Throughout the ages people have aspired to bring a little of the wild animal kingdom into their homes. The idea of an exciting exotically marked cat is very appealing and to this end many people have kept wild felines as pets with variable degrees of success.
There are of course a number of spotted domestic breeds which already exist, and many non pedigree cats have spotted patterns but the truth is, they just didn’t have the exotic look that people dreamed of .
Then along came Jean Mill in the mid 1970s. She began a breeding programme in the USA which crossed Asian leopard Cats with domestic cats. (She had already enjoyed some initial success in the 1960s with these crosses) At this time research was on-going in the medical world exploring the immunity that Asian Leopard Cats have to feline Leukaemia . It was hope that this immunity could be genetically transferable to the resulting hybrids of Asian Leopard cats mated to domestic cats. Sadly this prove not to be the case, but fortunately for cat lovers throughout the world Jean Mill took these hybrids to form the basis of the Bengal breed which has literally taken the world by storm.
It is very difficult to breed and raise kittens from early generation parents. Males of the first two generations are infertile and females are also very unreliable breeders, and those that do have kittens successfully often have very poor or non-existent parental instincts. We owe a huge debt of gratitude to the pioneer breeders in the USA who persevered with their breeding programmes. This unique, intriguing and genuinely exotic and beautiful breed has become one of the most popular breeds of cats throughout the world and are currently the number one breed registered with TICA worldwide.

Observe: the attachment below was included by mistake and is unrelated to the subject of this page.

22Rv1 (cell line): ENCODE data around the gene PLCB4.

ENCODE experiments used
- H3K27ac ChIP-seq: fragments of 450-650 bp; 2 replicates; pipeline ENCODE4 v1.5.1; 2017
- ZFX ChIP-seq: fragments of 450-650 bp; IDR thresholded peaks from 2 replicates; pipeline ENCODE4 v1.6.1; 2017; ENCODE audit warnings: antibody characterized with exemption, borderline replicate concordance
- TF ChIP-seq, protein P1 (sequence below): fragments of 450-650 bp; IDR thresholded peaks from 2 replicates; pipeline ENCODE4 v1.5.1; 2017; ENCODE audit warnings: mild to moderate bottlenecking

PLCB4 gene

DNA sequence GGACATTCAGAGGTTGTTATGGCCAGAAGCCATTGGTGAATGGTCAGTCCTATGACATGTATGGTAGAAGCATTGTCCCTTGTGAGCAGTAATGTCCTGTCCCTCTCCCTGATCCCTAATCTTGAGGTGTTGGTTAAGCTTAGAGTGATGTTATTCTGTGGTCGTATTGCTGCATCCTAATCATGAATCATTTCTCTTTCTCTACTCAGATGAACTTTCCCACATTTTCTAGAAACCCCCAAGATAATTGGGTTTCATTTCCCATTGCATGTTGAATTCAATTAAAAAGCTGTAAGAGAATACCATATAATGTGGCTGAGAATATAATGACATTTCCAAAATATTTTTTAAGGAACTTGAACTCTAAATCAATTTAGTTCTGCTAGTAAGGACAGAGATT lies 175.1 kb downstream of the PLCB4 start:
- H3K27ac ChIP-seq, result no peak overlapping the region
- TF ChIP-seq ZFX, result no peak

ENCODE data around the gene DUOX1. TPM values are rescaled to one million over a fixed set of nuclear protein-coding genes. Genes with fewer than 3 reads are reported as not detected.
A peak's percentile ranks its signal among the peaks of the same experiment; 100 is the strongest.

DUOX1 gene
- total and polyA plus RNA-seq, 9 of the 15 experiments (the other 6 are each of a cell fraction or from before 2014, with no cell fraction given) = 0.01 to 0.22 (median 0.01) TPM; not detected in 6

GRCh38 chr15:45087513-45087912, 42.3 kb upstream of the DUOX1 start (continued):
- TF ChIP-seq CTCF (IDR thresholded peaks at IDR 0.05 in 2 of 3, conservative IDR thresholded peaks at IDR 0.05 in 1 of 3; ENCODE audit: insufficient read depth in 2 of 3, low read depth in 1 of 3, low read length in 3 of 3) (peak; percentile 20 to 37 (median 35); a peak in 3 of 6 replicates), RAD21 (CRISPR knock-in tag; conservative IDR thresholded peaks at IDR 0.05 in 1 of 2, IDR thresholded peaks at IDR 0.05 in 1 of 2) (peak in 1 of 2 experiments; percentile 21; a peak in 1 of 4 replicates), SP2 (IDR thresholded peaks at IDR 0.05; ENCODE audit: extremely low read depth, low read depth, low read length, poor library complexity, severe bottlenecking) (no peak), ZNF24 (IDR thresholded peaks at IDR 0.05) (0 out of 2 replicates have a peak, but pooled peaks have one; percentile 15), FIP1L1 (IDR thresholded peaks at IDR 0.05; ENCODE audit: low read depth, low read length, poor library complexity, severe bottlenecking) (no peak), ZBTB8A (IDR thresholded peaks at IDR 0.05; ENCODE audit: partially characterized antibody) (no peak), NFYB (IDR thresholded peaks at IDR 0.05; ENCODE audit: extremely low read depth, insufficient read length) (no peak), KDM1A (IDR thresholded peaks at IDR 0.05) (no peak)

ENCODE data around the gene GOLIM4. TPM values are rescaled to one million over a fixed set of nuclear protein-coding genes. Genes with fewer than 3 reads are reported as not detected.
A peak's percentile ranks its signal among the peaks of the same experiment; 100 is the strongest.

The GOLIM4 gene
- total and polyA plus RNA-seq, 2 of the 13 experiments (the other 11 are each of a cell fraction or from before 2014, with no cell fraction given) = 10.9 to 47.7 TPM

From the fourth generation away from the original outcrosses (F4) we have cats which are recognised as gorgeous dependable domestic cats with the exotic look and coat patterns derived from their wild ancestors. They are equally at home as family pets as they are on the show bench. The quality of their coats has improved beyond recognition over the years and they are now among the most popular pedigree cats in the UK.
The Bengal Cat Club of Great Britain has played a major role in the promotion, education and acceptance of the breed in the UK and there were even instances of some owners having problems because a few local authorities just didn’t understand what a Bengal was/is! It is not so many years ago that technically a Bengal required a Wild Animal License (Low Generations F1 & F2 still do) When the GCCF (at that point the main registering body in the UK) dragged their heels in awarding Bengals Championship status the BCCGB became the first cat club to disaffiliate from the GCCF and become a TICA chartered club. Allowing us to hold TICA shows, with Bengals achieving titles in the UK for the first time.
And so the story continues. Bengals are now an established breed, with that establishment there are new challenges to meet, and the BCCGB will always be at the forefront of promoting and working with the breed in the UK.
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